Is it ever permissible to torture a person? Name Professor Institution Course Date Introduction Torture can be elaborated as the official sectioned infliction of intense suffering purposefully for forcing an individual to do or say something against their will (Langbein 2012). Under the international law it is illegal to use torture in any circumstance whatsoever. However touchier undoubtedly continues globally the moral argument prohibiting it is much common among those opposing torture. This paper aims at exploring whether it is permissible or not to torture an individual under any circumstance. To achieve this argumentative nature will form the basis of analysis where a few premises will examine torture can result to loss of lives despite the fact that it is immoral. Other strategies can be put in place to extract crucial information from the required persons especially the terrorist. This can be swiftly achieved through psychological interrogation or perhaps mental torture but not the physical torture. References Daems T. (2016). Slaves and statues: torture prevention in contemporary Europe. British Journal of Criminology azv133. Iacopino V. & Xenakis S. N. (2011). Neglect of medical evidence of torture in Guantanamo Bay: a case series. PLoS Med 8(4) e1001027. Langbein J. H. (2012). Torture and the law of proof: Europe and England in the Ancien Régime. University of Chicago Press. [...]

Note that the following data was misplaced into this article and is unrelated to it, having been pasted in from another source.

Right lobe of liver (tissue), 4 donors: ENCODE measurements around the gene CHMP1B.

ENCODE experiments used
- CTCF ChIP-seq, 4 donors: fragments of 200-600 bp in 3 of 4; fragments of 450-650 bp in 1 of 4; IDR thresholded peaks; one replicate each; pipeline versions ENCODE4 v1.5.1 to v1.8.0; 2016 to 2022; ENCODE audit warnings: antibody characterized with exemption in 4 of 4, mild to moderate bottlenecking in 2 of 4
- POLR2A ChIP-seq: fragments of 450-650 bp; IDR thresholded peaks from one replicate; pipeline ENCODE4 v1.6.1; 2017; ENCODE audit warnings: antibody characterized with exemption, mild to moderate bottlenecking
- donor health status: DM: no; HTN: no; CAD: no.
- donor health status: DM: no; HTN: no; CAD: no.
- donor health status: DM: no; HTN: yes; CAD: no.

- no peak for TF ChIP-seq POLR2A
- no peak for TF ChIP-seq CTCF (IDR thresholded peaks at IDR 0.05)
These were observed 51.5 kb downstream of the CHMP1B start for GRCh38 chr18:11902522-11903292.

This assignment is not an essay but an exercise that helps build toward your Final Paper for the course. Your task in this assignment is to construct the best argument you can for a position on a controversial topic. Your argument should be your own creation. You may take inspiration from other arguments, but the formulation of the argument you present should be original to you. Prepare: Begin by choosing a topic from the PHI103 Final Paper Options list. Construct an argument for a position on the topic. This is the position that you will defend in your Final Paper. Make your argument as high quality as possible: In particular, make sure that all of your premises are true and that the truth of the conclusion is demonstrated by your premises. Consider possible objections to your argument, and revise it several times until you have an argument that is as strong as possible. Search in the Ashford University Library for quality academic sources that support some aspect of your argument. Constructing quality arguments is harder than it sounds; you may find that your first few attempts have problems and that it takes quite a bit of time and effort to revise an argument to a point that the premises adequately support the conclusion. You will be revising this argument for each of the remaining assignments in this course. Write: In your paper, Present a main argument in standard form with each premise and the conclusion on a separate line. Here is an example of what it means for an argument to be presented in standard form: All men are mortal. Socrates is a man. Therefore, Socrates is mortal. Provide support for each premise of your argument. Explain the meaning of the premise, and provide supporting evidence for the premise. [One paragraph for each premise] Pay special attention to those premises that could be seen as controversial. Evidence may include academic research sources, supporting arguments, or other ways of demonstrating the truth of the premise (for more ideas about how to support the truth of premises take a look at the instructor guidance for this week). This section should include at least one scholarly research source. For further information about discovering and including high-quality research take a look at the [email protected] Tutorial. Explain how your conclusion follows from your premises. For an example of how to complete this paper, take a look at the Week One Annotated Example The Ethics of Elephants in Circuses. Let your instructor know if you have any remaining questions about how to complete this paper. Writing Help Image For guidance about how to paraphrase sources visit the Ashford Writing Center Guidelines for Paraphrasing Sources webpage. For guidance about how to quote sources visit the Ashford Writing Center Integrating Quotes Into Your Essay webpage. For guidance about summarizing visit the Ashford Writing Center Guidelines for Summarizing Sources webpage. The Initial Argument Paper Must be 400 to 600 words in length (not including the title and references pages) and formatted according to APA style as outlined in the Ashford Writing Center (for more information about using APA style, take a look at the APA Essay Checklist for Students. Must include a separate title page with the following: Title of paper Student’s name Course name and number Instructor’s name Date submitted Must use at least one scholarly source in addition to the course text. The Scholarly, Peer Reviewed, and Other Credible Sources table offers additional guidance on appropriate source types. If you have questions about whether a specific source is appropriate for this assignment, please contact your instructor. Your instructor has the final say about the appropriateness of a specific source for a particular assignment. Must document all sources in APA style as outlined in the Ashford Writing Center (for more information about how to create an APA reference list, take a look at the APA References List webpage. Must include a separate references page that is formatted according to APA style as outlined in the Ashford Writing Center. Carefully review the Grading Rubric for the criteria that will be used to evaluate your assignment.